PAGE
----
The lay doctrine or the householder’s ethical discipline is constituted mainly with twelve carefully thought out rules of conduct, which are meticulously divided in three groups: (1) the five anu-vratas, (2) the three guna-vratas and (3) the four siksa-vratas. The five anu-vratas form the principal body of the code, and amongst these five, ahimsanu-vrata is the fundamental one the rest four being the means of its subsistence.258 The guna-vratas and the siksa-vratas together play the protective role for the anu-vratas.259 Further, the guna-vratas, being special forms of the anu-vrata, strengthen them; and the siksa-vratas, being of instructive nature, provide special exercises in the gradual preparation for the life of renunciation. Thus all the cohesive scheme amounts to saying that every other of the twelve rules of conduct for the householder is a particular form of the principle of ahimsa.260 In other words, ahimsa holds the key position in the whole scheme of the householders conduct. Moreover all these rules of conduct are concepted with due regard for man’s primary instincts, his basic needs, his family responsibilities, his religio spiritual duties, his social obligations and the common good of all. Lastly, the aticara pentads and their interpretations, attached to these vows, are a sort of miniguides of cautions, representing the possible transgressions of the rules of conduct on the part of the layman, which are culled through actual observations of human weakness and mis adventures appearing on the ethical plane of the society. They also reflect our Acaryas’ relevant re actions to the exigencies of time and place.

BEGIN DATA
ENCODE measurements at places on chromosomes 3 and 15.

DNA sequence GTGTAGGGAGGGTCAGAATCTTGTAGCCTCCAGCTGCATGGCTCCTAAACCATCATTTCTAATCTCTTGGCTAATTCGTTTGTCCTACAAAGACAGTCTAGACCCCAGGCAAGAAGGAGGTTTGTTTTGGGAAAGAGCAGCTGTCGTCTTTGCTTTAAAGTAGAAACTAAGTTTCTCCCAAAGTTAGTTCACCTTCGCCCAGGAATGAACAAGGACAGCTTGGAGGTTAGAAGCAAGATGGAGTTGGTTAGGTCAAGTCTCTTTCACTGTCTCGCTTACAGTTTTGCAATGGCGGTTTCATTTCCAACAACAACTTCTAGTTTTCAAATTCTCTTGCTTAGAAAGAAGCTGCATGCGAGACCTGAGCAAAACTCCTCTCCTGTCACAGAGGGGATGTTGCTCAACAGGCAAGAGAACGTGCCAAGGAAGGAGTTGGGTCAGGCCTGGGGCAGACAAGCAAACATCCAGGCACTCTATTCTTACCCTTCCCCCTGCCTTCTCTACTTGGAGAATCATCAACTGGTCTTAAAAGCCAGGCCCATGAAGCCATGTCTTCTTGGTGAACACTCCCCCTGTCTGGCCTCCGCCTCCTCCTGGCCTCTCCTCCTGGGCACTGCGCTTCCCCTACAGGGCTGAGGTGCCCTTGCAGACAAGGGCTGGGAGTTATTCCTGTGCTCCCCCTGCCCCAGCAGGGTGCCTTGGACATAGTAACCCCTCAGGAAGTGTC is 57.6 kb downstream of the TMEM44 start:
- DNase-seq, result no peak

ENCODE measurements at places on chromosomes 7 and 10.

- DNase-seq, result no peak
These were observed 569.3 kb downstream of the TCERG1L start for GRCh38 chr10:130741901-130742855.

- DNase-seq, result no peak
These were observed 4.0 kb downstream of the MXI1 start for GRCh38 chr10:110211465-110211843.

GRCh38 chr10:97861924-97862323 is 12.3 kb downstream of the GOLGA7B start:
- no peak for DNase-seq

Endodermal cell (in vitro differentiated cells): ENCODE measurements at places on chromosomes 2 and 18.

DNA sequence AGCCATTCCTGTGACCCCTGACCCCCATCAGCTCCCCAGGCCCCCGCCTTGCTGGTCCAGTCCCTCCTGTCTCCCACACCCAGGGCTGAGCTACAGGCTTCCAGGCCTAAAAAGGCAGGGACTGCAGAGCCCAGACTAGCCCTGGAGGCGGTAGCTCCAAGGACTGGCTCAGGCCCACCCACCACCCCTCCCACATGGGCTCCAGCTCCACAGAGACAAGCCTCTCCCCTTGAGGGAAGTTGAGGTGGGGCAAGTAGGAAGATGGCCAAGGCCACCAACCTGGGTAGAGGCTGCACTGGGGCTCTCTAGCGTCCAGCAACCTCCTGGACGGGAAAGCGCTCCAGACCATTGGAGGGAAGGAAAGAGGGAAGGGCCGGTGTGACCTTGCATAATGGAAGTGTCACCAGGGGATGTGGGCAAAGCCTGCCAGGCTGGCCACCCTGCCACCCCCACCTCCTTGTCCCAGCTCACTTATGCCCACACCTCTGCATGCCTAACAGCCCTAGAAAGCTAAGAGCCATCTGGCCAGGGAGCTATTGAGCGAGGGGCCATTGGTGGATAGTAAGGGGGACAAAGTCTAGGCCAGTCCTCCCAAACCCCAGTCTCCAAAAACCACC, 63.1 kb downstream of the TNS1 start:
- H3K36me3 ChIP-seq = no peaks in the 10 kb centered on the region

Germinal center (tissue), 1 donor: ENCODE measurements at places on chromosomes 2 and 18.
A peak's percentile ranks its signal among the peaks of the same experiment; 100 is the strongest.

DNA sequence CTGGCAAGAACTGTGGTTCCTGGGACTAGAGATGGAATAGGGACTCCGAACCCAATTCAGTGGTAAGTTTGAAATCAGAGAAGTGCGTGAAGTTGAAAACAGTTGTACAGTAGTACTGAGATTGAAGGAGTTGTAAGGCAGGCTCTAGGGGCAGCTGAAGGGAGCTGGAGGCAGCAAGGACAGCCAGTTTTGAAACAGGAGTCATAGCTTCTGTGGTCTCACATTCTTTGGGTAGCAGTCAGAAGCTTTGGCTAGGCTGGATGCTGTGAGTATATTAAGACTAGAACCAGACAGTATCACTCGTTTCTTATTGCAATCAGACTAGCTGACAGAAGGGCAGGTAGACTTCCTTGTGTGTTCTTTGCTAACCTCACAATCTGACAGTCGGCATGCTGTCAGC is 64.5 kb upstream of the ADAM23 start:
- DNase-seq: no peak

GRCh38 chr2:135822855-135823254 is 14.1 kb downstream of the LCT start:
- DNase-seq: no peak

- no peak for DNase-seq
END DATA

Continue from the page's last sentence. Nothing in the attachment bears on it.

The householder’s or Layman’s Ahimsa
Now coming to ahirnsa, the layman’s vow of ahimsa, which many people have not properly under-stood,261 or, at times, misunderstood, we should remember that it is a partial or abated form of that complete or severe one, which is meant for the monk. It has been given by the great seers a mould and spirit that could work normally in practical life. All this is based on the following significant concepts of himsa and ahmisa: 262
pramatta-yogat prana-vyaparopanarn – himsa– severence of vitalities of living beings through careless activities is himsa. Such definition is rare elsewhere .
(i) suksma-himsa (subtle or severe form of himsa)— causing injury or taking life of any living being. This is meant for the monk. (ii) sthula-himsa (gross form of himsa) causing injury or taking life of mobile living beings (with two or more senses). This is meant for the householder.